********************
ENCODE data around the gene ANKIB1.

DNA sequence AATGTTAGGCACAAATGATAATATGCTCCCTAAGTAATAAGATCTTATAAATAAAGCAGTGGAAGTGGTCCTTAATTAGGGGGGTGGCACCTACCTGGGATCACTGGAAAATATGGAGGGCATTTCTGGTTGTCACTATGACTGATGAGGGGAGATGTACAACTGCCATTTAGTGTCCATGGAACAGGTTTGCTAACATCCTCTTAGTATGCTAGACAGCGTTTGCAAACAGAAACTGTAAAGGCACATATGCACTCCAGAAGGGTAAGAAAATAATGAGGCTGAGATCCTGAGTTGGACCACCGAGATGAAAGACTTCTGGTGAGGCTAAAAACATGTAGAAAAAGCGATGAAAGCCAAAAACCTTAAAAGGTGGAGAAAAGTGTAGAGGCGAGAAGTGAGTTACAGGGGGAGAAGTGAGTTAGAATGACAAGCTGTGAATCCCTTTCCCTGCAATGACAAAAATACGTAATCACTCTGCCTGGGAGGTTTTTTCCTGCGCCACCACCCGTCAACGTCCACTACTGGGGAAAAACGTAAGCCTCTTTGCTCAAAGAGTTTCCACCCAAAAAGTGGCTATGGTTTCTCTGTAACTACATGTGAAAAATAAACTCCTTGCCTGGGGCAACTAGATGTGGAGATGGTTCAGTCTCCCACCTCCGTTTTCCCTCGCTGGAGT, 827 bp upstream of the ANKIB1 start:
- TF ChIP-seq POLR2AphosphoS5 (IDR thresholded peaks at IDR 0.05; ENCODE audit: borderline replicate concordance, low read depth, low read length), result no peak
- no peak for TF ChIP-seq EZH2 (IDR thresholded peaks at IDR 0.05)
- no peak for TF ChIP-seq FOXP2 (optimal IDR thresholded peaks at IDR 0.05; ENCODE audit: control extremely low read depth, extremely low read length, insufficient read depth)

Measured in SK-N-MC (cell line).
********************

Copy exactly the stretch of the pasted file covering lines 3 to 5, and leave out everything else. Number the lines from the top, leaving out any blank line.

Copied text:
- TF ChIP-seq POLR2AphosphoS5 (IDR thresholded peaks at IDR 0.05; ENCODE audit: borderline replicate concordance, low read depth, low read length), result no peak
- no peak for TF ChIP-seq EZH2 (IDR thresholded peaks at IDR 0.05)
- no peak for TF ChIP-seq FOXP2 (optimal IDR thresholded peaks at IDR 0.05; ENCODE audit: control extremely low read depth, extremely low read length, insufficient read depth)